When it comes to the findings of audits conducted on Medicare claims submitted for drugs, the biggest error, by far, relates to the incorrect reporting of units. Recently, though, another billing problem has come to light, and this one relates to improper billing of multiuse vials of the monoclonal antibody Herceptin® (trastuzumab)—a drug used to treat cancer.

The Department of Health & Human Services Office of Inspector General (OIG) recently issued several final reports of audits it conducted between January 2008 and December 2010. Auditors found that providers frequently billed for an entire multiuse vial instead of the dose administered to the specific beneficiary—and Medicare contractors issued millions of dollars of overpayments for those erroneous claims.

OIG Findings

As stated above, the OIG has been auditing these claims for several years and plans to expand the evaluations, according to its Work Plan for 2013. This, of course, means that providers can expect more scrutiny of claims for Herceptin from the federal agency as well as from recovery auditors. In fact, at least two—Region C RAC Connolly and Region D RAC HealthDataInsights—have their microscopes focused on improper billing of Herceptin.

The OIG’s audit objective was to determine whether payments that Medicare contractors made to providers for full vials of Herceptin were correct. As summarized below, a high percentage (one estimate puts it at 75 percent) of Medicare payments were incorrect and for similar reasons.

Basis of Review

Herceptin comes in a multiuse vial of 440 milligrams, which contains more than one dose of medication (i.e., a multiuse vial of 440 milligrams of Herceptin and one 20-milliliter vial of bacteriostatic water for injection [BWFI] containing a solution of 1.1 percent benzyl alcohol as a preservative).

The HCPCS code for Herceptin is J9355—injection, trastuzumab, 10 mg. According to the OIG in a December 2012 report (A-05-12-00017), an entire multiuse vial of 440 milligrams of reconstituted Herceptin when administered would be reported as 44 units for Medicare billing.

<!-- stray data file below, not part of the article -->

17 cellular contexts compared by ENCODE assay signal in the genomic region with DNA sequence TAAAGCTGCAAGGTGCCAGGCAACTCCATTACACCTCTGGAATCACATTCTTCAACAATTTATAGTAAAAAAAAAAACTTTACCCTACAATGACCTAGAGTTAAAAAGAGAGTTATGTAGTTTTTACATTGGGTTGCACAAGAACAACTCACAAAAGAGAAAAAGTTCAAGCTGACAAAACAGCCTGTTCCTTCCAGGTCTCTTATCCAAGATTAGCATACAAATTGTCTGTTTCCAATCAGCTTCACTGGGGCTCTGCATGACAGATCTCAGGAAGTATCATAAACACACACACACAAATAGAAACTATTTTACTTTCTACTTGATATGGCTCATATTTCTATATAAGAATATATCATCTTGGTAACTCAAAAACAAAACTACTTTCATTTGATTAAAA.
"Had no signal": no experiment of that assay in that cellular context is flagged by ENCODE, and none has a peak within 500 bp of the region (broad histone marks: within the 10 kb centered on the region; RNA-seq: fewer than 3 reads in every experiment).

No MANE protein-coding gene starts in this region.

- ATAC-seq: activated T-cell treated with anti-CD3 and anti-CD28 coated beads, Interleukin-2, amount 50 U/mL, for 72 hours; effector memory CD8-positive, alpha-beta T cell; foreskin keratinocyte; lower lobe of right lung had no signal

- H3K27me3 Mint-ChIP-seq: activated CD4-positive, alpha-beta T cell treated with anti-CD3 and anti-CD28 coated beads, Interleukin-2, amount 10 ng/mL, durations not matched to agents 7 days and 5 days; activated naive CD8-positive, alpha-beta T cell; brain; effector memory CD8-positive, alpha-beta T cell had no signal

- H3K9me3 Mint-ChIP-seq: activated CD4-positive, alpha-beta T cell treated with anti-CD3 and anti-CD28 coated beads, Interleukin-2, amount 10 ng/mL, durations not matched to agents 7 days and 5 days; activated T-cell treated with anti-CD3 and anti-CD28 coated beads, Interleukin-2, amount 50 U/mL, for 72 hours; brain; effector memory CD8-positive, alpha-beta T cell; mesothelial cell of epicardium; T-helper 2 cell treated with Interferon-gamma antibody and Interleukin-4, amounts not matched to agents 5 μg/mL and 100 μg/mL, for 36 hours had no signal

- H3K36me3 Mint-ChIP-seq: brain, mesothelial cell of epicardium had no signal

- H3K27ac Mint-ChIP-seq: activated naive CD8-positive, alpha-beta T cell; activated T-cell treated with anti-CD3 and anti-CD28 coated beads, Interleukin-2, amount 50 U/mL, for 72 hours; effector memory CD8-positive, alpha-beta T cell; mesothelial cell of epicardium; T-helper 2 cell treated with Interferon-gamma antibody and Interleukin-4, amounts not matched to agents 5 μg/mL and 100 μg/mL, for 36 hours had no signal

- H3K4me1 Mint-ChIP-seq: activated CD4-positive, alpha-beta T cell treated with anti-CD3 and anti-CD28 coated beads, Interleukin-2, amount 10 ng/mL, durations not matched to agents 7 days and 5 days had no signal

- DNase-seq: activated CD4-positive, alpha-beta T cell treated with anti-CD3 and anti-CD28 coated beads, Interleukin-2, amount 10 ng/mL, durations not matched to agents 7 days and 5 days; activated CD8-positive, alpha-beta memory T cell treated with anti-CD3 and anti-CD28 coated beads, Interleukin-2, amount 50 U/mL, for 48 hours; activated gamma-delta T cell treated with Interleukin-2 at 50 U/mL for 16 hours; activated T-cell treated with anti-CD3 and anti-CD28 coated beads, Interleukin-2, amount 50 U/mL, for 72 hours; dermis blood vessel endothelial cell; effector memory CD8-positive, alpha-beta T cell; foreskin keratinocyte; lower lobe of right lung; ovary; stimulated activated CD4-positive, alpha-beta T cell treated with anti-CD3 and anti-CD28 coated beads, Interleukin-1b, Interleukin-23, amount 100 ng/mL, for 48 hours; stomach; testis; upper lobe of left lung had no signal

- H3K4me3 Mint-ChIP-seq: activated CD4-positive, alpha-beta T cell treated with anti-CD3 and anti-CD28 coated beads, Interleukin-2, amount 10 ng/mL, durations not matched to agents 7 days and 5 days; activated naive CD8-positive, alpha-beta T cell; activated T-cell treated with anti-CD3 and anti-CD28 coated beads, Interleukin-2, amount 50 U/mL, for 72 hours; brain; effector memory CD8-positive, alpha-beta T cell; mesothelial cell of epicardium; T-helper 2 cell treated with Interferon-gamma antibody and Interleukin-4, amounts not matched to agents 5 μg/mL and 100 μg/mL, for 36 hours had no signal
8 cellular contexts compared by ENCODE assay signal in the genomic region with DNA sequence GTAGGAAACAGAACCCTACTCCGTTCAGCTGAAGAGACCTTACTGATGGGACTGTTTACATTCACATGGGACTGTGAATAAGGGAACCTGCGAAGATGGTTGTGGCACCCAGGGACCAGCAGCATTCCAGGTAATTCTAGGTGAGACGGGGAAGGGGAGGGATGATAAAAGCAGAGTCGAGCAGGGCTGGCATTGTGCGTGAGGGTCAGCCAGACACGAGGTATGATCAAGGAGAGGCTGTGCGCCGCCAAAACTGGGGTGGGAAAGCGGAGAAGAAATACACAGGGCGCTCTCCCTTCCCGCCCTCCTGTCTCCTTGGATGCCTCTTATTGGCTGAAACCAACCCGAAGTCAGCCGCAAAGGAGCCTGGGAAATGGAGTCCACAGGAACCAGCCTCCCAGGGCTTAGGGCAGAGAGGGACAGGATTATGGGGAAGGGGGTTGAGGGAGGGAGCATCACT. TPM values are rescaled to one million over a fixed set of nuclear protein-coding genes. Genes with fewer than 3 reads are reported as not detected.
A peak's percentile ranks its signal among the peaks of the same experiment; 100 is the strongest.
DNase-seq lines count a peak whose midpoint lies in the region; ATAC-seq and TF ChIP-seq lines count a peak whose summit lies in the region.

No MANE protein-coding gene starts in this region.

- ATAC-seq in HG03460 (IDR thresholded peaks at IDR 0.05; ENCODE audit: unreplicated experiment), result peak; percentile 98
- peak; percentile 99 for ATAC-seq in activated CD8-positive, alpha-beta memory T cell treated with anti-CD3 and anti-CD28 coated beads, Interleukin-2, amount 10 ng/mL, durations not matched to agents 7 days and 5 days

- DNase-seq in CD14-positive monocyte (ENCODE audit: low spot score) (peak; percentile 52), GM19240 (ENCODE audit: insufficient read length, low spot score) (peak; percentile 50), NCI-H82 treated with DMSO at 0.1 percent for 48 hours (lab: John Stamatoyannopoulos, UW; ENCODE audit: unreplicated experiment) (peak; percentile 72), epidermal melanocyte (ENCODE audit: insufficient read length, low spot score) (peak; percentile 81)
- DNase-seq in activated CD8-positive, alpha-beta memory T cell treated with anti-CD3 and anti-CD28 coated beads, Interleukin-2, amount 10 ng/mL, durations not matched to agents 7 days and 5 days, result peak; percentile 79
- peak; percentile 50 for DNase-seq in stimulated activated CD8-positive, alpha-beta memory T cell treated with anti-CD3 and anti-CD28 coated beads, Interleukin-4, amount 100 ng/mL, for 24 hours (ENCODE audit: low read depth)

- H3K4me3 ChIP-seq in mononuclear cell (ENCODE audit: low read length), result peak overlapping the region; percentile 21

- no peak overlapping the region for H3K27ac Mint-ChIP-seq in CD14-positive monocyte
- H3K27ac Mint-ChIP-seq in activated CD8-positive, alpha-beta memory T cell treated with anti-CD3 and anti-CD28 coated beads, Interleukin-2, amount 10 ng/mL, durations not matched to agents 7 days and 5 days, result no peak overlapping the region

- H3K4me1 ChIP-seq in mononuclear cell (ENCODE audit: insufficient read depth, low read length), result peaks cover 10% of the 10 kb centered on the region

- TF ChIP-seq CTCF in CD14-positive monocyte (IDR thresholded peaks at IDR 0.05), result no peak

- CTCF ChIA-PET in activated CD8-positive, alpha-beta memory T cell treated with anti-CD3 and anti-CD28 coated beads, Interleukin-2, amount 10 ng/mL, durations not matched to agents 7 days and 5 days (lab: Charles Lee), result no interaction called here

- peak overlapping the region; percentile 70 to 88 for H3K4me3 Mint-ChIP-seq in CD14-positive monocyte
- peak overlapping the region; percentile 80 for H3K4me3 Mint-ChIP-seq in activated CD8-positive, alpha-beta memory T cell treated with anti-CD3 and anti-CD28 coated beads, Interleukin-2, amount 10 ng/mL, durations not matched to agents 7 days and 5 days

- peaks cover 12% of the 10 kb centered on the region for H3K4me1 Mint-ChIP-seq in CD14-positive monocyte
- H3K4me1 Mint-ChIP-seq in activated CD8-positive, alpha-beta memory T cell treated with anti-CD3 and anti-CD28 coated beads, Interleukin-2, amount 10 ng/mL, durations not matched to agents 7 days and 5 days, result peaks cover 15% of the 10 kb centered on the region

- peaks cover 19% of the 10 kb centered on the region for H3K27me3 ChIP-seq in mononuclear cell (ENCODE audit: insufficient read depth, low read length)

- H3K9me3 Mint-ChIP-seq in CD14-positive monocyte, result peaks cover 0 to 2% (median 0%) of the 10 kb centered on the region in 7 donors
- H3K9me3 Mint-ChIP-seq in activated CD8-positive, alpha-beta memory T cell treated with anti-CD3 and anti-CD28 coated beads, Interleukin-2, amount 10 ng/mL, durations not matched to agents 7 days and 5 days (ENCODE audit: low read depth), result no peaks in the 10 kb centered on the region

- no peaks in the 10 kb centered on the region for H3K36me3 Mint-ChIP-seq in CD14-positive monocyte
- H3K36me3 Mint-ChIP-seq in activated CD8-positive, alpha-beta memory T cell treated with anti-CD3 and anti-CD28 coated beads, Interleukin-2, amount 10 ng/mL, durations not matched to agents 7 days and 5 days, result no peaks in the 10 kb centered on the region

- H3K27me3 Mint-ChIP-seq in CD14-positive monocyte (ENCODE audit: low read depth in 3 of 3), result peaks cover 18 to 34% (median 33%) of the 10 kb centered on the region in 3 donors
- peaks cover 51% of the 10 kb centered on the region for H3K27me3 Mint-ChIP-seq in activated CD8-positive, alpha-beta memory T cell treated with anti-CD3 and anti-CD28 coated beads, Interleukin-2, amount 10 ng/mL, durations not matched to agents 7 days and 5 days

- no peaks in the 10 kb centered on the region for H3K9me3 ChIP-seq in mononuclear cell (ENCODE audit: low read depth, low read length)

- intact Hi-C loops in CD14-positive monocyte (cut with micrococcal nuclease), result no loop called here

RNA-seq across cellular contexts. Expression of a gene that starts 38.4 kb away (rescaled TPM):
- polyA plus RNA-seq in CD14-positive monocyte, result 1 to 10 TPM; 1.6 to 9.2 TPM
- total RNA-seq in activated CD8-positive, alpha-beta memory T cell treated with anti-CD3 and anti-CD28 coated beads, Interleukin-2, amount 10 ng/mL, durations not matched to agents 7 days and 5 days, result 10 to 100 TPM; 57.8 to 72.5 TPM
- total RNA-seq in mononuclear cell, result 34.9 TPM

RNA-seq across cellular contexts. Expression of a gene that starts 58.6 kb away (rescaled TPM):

For multiuse vials, Medicare pays only for the amount administered to a beneficiary and does not pay for any discarded drug. Therefore, states the OIG, a payment for an entire multiuse vial is likely to be incorrect.

Different Reviews, Same Results

Although the OIG reviewed the claims of providers in several jurisdictions during the three-year audit period, the findings were similar to those discovered for the following Medicare payers:

  • National Government Services (NGS)—the Medicare contractor for providers in Ohio and Kentucky*; and
  • Noridian Administrative Services, LLC—the Medicare contractor for providers in Arizona, Montana, North Dakota, South Dakota, Utah, and Wyoming.

During the OIG’s audit period, NGS processed 11,249 line items for Herceptin totaling approximately $20.6 million. Of the 1,073 line items selected for review, payment for 916 (85 percent) was incorrect and included overpayments totaling $1,151,915 (more than one-third of total dollars reviewed). On each of the 916 incorrect line items, the providers reported the units of service for the entire content of one or more vial(s), each containing 440 milligrams of Herceptin, rather than reporting the units of service for the amount actually administered.

The number of line items for Herceptin that Noridian processed for the three-year audit period was lower—4,142 line items totaling approximately $7 million. Of the 634 line items selected for review, Medicare payments for 399 (63 percent) were incorrect, resulting in overpayments totaling $404,746. In addition to reporting incorrect units of service, providers did not provide supporting documentation for two line items.

Reasons for Errors

For both of the above audits, providers attributed the incorrect payments to clerical errors and to billing systems that could not prevent or detect the incorrect billing of units of service.

Both Medicare contractors stated that they made incorrect payments because neither the Fiscal Intermediary Standard System (FISS) nor the Common Working File (CWF) had sufficient edits in place during the audit period to prevent or detect the overpayments.

In effect, stated the OIG, Medicare contractors relied on beneficiaries to review their Medicare Summary Noticeand disclose any overpayments.

OIG Recommends, Payers Comply

The OIG made identical recommendations to both NGS and Noridian. Specifically:

  • Recover the overpayments identified.
  • Implement or update system edits that identify for review multiuse-vial drugs that are billed with units of service equivalent to the dosage of an entire vial(s).
  • Use the results of this audit to educate providers.

Medicare Billing Tips

From the Medicare Claims Processing Manual, chapter 17:

  • Section 70: When a provider is billing for a drug “[w]here HCPCS is required, units are entered in multiples of the units shown in the HCPCS narrative description. For example, if the description for the code is 50 mg, and 200 mg are provided, units are shown as 4 ….”
  • Section 40: “[m]ulti-use vials are not subject to payment for discarded amounts of drug ….”

About the Author

Janis Oppelt is the editor at MedLearn Publishing®, Panacea Healthcare Solutions Inc., St. Paul, MN

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